One of the first pieces of swag I received at Big Bad was a small postcard, one side adorned with a spaceship ascending into the stars, the other side with a random table for generating a space-opera style universe. This beautiful little gift was from my friend Viditya Voleti, amazing designer and author of the VOLUME zine that came out earlier this year. The postcard was a teaser for Space Between Stars, Voleti’s upcoming GM-less worldbuilding and storytelling game about a crew of spacers trying to make a life in the vastness of the cosmos. Space Between Stars allows players to collaboratively build a universe and fill it full of character-centric stories inspired by the interpersonal tales of Firefly and The Long Way to a Small, Angry Planet. When I spoke to Voleti about the game, he told me he wanted to design something which highlighted people’s growth through failure. He uses stories of flawed characters travelling through space becoming who they were meant to be to paint a universe where failure is not the final word. Though the game is still in development, he has released a “Quickstart Book” which contains everything you will need to play this episodic space adventure (and the previously mentioned universe generator is also available for free on the same page).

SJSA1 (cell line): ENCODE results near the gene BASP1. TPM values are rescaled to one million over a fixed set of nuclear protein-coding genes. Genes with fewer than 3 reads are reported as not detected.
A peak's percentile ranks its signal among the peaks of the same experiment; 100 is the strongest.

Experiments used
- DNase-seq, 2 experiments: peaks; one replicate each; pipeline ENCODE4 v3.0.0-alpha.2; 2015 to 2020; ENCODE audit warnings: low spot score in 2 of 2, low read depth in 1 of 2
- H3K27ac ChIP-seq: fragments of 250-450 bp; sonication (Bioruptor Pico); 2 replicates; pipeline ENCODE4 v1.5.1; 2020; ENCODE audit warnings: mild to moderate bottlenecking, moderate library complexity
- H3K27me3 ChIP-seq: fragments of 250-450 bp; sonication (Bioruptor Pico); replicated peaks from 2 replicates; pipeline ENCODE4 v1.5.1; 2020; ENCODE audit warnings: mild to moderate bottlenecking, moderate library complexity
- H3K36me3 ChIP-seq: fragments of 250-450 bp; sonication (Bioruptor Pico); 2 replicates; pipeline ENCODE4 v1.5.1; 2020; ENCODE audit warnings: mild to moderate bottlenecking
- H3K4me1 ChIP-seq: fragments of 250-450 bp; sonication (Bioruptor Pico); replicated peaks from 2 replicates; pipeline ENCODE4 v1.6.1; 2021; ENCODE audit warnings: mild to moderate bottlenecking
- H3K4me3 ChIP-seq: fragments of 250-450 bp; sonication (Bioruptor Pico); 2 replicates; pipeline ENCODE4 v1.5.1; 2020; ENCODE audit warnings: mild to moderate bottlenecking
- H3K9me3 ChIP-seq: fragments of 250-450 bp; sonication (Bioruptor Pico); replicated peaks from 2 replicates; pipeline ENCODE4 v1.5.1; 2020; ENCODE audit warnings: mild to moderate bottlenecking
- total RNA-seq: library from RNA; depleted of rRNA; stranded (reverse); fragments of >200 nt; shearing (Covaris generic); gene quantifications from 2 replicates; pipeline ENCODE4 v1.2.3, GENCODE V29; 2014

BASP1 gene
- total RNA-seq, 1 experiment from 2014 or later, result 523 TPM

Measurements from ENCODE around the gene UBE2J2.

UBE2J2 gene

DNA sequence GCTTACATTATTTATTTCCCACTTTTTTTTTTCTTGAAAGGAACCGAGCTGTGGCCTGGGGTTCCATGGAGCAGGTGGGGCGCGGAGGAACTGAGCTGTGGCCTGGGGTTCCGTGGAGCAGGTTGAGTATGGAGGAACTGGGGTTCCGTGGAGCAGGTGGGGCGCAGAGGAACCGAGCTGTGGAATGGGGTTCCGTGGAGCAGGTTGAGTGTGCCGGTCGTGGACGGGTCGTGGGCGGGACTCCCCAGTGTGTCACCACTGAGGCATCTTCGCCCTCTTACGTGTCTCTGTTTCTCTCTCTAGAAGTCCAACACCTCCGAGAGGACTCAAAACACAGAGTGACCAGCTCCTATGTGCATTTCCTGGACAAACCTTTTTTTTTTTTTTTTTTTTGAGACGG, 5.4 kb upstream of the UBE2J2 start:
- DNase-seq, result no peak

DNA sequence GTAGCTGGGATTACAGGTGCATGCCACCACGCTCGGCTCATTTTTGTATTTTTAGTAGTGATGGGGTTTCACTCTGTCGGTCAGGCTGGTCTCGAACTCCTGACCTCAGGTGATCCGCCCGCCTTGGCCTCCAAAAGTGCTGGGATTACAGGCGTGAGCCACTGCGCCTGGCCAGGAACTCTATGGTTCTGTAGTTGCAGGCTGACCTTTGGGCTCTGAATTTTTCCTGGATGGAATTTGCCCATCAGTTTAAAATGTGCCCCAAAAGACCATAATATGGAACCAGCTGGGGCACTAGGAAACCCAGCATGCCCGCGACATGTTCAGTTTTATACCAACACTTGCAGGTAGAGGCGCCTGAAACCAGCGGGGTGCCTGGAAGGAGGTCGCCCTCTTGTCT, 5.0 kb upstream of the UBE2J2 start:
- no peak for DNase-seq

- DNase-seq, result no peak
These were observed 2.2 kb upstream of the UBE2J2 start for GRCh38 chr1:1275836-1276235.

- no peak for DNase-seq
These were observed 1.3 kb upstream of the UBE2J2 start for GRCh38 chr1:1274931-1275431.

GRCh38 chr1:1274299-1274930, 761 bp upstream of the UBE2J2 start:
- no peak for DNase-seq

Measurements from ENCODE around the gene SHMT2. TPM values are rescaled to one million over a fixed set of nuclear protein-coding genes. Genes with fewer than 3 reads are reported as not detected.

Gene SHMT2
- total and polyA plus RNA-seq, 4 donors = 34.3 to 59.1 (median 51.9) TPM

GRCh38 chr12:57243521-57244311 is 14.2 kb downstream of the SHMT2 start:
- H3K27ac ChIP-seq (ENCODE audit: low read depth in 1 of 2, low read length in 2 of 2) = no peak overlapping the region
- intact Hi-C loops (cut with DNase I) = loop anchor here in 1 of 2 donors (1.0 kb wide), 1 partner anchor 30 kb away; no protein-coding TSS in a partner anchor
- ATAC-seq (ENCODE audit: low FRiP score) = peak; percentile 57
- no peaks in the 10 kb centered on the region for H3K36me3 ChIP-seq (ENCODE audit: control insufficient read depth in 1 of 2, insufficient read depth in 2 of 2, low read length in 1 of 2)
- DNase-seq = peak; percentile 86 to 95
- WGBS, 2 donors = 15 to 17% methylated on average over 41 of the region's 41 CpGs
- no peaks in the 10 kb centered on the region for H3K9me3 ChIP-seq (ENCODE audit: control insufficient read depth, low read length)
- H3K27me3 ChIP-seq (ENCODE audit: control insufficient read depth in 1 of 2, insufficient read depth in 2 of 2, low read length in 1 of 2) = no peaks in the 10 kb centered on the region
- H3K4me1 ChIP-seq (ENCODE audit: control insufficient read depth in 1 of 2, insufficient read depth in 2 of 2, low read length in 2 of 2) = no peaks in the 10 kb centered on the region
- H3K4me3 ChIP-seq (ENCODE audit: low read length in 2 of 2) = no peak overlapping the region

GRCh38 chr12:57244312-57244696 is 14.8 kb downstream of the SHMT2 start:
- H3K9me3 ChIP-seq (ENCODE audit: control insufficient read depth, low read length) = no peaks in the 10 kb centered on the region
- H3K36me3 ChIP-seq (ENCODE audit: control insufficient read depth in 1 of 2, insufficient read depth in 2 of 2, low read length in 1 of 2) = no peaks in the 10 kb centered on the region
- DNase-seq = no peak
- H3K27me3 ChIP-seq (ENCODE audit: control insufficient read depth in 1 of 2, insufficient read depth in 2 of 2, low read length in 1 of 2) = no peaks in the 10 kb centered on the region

One of the interviews I was most excited for this weekend was with Riley Rethal, co-organizer of the upcoming indie RPG anthology Doikayt. Rethal, alongside the previously mentioned JR Goldberg, is currently running the Kickstarter campaign for this amazing compilation of small games from Jewish writers about their experiences with Judaism. Rethal and Goldberg are joined by other spectacular game designers including Lucian Kahn (Dead Friend: A Game of Necromancy), Randy Lubin (Diagetic Games), and Marn (Catbox). Rethal herself is a prolific proponent of using games to bring people together, and is doing great work as the tabletop RPG specialist at 6 Points Sci-Tech, a Jewish science and technology camp. Doikayt will be full of really interesting games, including an RPG about literally wrestling god, a LARP about eating at a Chinese restaurant on Christmas, and a song-singing game about New York City bootleggers. The campaign has already hit their stretch goal of funding a set of essays on Jewish diversity and approaching the anthology as a non-Jew. Doikayt is shaping up to be a really great collection centered on earnest stories of experience, and heartfelt exploration of creating a community wherever you are.